How Long Should a Chainsaw Blade Stay Sharp?

For chainsaw owners, you wonder if you should replace the blade and, if so, how often this should be done. Chainsaw blades don’t have a set time when they need to be replaced, but doing so when it’s needed can improve the chainsaw’s performance and safety. After all, you want your chainsaw to last for years to come.

Read on to find out more about chainsaw sharpening and blade replacement.

The life expectancy of a chainsaw blade

Chainsaw chains can last more than five years even if used frequently. For chainsaws that are only used occasionally, they may last for decades if properly maintained. There’s no predetermined expiration date for a chainsaw chain.

In typical circumstances, a chainsaw chain should be able to get hundreds of hours of use. These are steel blades that are designed to last. That said, when you use the chainsaw blade, small imperfections will pop up that will require tool sharpening.

Chainsaw sharpening

How often you sharpen the chainsaw chain is dependent on how much wear and damage the chain experiences and the amount of metal you remove every time you sharpen it. For example, if you strike a rock and the chain breaks, even a professional repair person might not be able to salvage it. Or if you remove half of the chain’s metal each time you sharpen it, that obviously won’t work either.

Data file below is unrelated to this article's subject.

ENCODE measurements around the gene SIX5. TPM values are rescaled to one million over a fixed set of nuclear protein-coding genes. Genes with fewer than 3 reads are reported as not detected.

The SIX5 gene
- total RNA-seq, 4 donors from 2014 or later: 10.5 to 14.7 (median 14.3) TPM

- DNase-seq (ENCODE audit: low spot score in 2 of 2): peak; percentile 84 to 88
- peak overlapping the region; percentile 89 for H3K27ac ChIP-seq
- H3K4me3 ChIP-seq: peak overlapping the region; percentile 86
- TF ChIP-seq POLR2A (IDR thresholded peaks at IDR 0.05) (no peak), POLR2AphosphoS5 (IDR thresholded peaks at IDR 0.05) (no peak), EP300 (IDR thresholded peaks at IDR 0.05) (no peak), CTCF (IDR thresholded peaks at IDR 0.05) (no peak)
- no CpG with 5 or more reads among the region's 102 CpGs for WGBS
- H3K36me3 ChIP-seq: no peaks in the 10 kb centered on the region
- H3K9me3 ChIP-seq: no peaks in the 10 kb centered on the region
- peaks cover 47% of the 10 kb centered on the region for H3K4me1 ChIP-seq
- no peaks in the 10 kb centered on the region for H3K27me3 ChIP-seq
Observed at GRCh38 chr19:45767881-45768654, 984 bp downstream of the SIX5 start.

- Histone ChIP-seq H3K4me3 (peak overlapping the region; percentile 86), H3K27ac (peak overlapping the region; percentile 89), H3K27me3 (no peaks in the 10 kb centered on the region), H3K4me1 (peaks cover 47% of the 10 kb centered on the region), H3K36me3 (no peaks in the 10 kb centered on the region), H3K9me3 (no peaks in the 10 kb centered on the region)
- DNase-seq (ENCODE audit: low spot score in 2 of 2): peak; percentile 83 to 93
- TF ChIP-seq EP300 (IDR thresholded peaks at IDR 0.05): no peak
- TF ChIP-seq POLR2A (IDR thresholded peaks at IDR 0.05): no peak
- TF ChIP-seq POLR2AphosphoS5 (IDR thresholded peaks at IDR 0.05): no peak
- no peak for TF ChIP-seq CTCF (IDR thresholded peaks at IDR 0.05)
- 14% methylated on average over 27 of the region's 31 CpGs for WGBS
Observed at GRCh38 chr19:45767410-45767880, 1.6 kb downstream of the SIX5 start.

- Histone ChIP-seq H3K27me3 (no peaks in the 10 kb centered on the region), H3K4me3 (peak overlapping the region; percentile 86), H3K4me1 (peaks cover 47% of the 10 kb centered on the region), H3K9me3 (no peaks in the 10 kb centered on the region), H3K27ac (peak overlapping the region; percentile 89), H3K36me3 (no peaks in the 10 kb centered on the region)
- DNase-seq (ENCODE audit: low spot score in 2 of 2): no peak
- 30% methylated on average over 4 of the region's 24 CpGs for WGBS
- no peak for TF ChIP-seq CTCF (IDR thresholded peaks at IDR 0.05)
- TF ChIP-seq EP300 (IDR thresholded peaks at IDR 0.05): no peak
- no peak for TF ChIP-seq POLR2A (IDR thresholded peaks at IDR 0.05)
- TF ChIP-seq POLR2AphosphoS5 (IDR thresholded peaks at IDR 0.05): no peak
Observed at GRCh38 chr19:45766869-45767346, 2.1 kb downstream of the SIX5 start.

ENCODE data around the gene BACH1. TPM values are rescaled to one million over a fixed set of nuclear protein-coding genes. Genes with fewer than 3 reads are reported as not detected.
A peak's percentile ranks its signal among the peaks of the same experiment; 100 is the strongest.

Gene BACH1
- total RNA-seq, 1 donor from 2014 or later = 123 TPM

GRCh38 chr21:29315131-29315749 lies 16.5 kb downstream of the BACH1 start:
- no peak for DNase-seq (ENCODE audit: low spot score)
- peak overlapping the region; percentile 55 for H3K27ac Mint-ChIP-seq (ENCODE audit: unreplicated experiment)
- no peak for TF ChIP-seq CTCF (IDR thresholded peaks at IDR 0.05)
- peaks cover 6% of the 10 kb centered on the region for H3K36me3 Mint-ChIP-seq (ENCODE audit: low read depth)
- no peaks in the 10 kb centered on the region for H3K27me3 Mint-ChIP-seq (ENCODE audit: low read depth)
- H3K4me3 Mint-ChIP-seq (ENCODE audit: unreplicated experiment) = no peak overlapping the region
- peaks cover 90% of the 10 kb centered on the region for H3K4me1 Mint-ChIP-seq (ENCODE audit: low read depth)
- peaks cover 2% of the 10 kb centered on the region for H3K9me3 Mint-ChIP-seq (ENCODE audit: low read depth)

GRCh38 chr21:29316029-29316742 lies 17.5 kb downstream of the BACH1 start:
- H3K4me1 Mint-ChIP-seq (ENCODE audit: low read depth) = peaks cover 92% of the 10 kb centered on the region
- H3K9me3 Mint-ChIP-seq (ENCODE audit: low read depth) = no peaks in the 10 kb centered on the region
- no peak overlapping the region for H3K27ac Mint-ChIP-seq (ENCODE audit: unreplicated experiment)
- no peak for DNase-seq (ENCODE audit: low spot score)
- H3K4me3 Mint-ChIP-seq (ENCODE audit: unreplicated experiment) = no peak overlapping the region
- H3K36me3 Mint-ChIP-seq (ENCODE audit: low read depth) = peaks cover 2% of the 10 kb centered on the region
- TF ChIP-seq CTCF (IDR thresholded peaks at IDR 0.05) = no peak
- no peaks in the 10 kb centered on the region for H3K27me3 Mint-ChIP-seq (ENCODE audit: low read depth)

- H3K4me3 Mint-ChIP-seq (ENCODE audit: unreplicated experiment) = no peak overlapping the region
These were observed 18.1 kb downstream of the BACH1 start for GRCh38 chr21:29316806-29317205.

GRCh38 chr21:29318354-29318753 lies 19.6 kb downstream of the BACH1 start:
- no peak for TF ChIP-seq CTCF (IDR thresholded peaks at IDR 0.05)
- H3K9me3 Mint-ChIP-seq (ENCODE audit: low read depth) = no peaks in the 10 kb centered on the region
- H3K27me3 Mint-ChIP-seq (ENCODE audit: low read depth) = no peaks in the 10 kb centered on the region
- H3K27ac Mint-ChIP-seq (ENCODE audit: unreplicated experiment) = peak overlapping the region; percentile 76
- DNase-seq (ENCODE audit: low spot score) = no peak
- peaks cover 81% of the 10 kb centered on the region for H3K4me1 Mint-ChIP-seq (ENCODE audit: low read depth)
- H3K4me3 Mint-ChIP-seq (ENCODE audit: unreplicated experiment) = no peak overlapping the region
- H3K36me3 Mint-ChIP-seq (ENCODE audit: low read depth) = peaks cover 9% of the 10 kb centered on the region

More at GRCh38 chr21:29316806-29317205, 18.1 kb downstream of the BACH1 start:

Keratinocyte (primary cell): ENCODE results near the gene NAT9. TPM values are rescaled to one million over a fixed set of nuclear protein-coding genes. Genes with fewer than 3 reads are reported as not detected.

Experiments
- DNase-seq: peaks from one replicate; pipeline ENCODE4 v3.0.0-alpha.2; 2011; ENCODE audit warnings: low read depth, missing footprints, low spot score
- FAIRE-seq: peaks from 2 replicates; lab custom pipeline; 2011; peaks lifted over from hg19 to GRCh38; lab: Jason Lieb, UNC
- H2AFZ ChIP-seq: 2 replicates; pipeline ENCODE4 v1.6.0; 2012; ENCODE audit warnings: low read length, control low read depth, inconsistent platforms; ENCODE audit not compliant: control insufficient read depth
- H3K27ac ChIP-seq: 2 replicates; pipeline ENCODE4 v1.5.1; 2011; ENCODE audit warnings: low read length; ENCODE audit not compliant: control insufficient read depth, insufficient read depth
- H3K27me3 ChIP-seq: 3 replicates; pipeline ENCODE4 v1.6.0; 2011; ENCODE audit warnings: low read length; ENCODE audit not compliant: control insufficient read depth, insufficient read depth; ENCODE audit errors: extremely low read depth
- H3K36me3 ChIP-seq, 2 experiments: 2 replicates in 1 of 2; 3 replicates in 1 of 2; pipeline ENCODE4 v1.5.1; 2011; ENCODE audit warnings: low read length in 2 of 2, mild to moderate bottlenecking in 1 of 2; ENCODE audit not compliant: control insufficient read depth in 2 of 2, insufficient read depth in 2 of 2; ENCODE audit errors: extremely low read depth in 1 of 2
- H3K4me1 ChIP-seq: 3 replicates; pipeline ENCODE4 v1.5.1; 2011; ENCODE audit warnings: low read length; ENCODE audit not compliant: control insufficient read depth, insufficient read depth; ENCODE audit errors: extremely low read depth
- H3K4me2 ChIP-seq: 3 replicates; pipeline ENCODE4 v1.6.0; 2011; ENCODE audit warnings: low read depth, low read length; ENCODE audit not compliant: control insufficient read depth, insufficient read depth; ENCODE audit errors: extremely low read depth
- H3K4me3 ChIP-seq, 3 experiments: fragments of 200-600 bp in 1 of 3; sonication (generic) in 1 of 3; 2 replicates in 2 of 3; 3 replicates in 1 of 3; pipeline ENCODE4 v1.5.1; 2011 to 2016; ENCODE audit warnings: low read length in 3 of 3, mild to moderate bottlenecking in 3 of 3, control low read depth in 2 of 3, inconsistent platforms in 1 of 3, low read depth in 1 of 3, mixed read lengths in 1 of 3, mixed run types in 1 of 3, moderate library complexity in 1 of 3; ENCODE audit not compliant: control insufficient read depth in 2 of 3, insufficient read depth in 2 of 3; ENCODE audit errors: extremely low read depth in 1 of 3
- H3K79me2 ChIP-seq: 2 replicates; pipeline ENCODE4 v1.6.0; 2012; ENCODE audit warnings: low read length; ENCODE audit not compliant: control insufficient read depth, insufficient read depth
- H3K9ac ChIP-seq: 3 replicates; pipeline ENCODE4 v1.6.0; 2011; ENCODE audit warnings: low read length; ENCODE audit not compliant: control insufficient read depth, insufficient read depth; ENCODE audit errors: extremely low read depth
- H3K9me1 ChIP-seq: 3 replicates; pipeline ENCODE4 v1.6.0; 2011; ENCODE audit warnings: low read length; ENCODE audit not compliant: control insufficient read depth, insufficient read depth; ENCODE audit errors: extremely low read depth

To determine whether your blade is still usable, first check for significant damage. This includes things like chips and breaks. After that, check the lines which are stamped into the cutter and guide pieces on the chain. If your blade has no significant damage and you have space between the tip of the cutter and guide pieces, then you can keep using it and the chain has room for additional sharpening.

Leading ways chainsaw blades are damaged

In most cases, chainsaw chains will last for many years, but there are times when a blade is ruined, including:

  • Striking ice: When you’re using the blade in the winter, be careful. The chainsaw may cut through the ice, but this can wear it down. Ice inside of frozen wood can be as hard as a rock.
  • Hitting a rock: This is a leading cause of damaged chains because it’s easy for the blade to slip through a log and strike the ground beneath.
  • Inadequate lubrication: Use bar and chain oil to keep the chain cool and prevent overheating. Improper lubrication will quickly overheat the whole chainsaw.
  • Striking metal: Sometimes there are metal objects embedded in wood like nails, screws and fence staples. Thoroughly check anything you’re cutting into ahead of time to avoid ruining the chainsaw blade.

When you need tool sharpening, lumber, construction materials or anything else for an upcoming project, turn to the experts at Stewart Lumber & Hardware Co. We’re here to meet your needs to the fullest. We’ve made it our mission to help you get all the materials on your list at affordable prices. Contact us right not to inquire about your specific needs.